October 2006 --
This is where the old water heater used to be.
I'm going to put a second house bank here instead,
with two more golf cart batteries. It'll help balance the weight on the boat, since the first house bank
is about the same distance away from the centerline
on the starboard side.
The wire to the start motor on the engine runs through here, and the fit was tight.
To avoid chafe I used my Handy Dremel Tool to make a nice soft groove in
painted it, then covered the wire with a piece of water hose. It's tied down well
with Ancor wire clips.
This shelf is made of some leftover formica topped plywood from the boat.
The edges are sealed
with epoxy, and the whole thing painted.
It's screwed into the fiberglass platform, and the screw holes are sealed
with some caulk.
At the top edge, there's a hunk of wood attached with epoxy, which will serve as the bottom brace for
a bulkhead that will enclose the area.
Speaking of wires -- many people believe that A/B/All switches are "old school" and unsafe, and that multiple banks should be hard wired in parallel with a simple On/Off switch.
Well, I want to be able to isolate the banks
if necessary, but do expect them to be in parallel 99 per cent of the time.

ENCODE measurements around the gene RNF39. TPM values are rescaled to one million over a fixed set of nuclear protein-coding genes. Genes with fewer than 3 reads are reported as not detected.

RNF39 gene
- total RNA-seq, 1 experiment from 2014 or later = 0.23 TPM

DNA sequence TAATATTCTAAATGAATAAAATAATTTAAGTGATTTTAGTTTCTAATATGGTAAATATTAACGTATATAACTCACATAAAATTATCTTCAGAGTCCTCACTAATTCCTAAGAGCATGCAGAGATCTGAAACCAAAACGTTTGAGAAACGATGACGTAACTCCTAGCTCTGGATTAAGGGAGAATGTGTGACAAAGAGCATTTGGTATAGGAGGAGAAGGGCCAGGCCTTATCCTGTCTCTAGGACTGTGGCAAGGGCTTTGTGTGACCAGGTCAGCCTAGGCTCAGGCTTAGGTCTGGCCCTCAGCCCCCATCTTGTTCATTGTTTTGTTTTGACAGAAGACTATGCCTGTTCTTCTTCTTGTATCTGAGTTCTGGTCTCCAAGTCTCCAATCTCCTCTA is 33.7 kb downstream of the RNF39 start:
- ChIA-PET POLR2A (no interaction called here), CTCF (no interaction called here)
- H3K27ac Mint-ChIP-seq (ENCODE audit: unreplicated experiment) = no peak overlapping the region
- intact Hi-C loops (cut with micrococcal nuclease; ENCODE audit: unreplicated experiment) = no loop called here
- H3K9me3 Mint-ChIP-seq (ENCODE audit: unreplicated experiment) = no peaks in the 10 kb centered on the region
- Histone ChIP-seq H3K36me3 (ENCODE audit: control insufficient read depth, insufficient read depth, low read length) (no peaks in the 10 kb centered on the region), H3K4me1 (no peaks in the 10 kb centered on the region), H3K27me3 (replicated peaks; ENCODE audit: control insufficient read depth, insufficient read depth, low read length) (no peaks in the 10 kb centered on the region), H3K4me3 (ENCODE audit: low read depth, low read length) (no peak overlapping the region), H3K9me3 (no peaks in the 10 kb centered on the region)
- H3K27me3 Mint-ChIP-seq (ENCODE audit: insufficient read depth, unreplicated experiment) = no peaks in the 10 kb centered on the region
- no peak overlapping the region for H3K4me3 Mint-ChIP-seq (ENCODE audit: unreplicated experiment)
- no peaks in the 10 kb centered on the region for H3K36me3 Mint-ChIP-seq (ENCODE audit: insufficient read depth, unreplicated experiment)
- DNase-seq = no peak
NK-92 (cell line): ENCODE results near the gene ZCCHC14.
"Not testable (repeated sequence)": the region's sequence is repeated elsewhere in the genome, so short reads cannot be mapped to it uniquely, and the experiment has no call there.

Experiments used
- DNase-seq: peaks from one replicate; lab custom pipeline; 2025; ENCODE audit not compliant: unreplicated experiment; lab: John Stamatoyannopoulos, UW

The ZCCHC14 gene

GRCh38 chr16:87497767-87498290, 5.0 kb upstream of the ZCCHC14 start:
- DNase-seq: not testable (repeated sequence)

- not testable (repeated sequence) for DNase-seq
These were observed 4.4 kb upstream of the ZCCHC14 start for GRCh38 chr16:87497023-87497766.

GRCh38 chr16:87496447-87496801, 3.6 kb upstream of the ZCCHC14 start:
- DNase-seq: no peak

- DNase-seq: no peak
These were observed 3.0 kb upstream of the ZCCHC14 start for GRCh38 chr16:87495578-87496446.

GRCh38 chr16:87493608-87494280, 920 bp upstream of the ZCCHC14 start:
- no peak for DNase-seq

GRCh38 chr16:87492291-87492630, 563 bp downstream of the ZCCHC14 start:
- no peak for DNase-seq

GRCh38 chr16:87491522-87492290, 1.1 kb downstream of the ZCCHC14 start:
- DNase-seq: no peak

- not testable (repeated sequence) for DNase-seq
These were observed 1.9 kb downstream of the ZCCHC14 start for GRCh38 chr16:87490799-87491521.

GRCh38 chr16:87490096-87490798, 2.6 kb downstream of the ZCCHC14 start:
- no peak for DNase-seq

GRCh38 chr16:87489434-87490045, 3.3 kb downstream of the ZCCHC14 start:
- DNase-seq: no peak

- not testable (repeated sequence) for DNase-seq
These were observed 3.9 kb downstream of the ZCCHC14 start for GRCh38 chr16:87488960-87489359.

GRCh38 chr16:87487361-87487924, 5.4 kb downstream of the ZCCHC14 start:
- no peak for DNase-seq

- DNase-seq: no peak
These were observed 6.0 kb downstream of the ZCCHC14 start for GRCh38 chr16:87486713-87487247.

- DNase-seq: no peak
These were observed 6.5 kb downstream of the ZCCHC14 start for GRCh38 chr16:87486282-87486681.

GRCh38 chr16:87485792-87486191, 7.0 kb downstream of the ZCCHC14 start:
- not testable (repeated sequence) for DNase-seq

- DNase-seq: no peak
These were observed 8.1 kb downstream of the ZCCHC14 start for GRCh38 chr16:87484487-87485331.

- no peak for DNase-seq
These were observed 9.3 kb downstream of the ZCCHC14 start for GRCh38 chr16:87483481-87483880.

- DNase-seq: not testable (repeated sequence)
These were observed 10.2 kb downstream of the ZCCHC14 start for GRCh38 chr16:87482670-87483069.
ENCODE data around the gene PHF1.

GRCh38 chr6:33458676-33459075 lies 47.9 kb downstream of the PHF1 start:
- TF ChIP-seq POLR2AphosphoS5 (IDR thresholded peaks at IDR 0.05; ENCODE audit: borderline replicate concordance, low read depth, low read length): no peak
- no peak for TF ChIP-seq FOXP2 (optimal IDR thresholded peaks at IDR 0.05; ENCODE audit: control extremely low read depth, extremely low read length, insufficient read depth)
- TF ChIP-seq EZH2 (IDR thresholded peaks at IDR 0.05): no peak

I replaced the old A/B/All switch with the biggest one I could get, rated at 600A continuous. What the heck. The battery banks are tied together through it, so having big heavy duty contacts inside the switch is safer.
Here's a link to the "Big Wires" diagram for the boat.
The new bulkhead behind the battery box is made of marine plywood, with a
layer of X-Mat Fiberglass
epoxied onto both sides.
The Blue Seas battery box is bolted down.
Since I have used ANL high amperage fuses everywhere, I installed another one here. This'll minimize the number of spare fuses I need to keep on the boat. The fuse holder is less than seven inches from the box.
Note that there's no fuse in it right now. If I buy new batteries for it, I'll need to get new batteries for the other bank as well. The other bank's batteries are about five years old, but seem to be doing just fine. However, you shouldn't mix old and new batteries in parallel, because they won't take the same charge curve and one will end up being undercharged while the other will end up gassing itself to death. So I'll run on one house bank until the next time I need to replace batteries. Right now, I'm not using the boat in a way that requires both banks.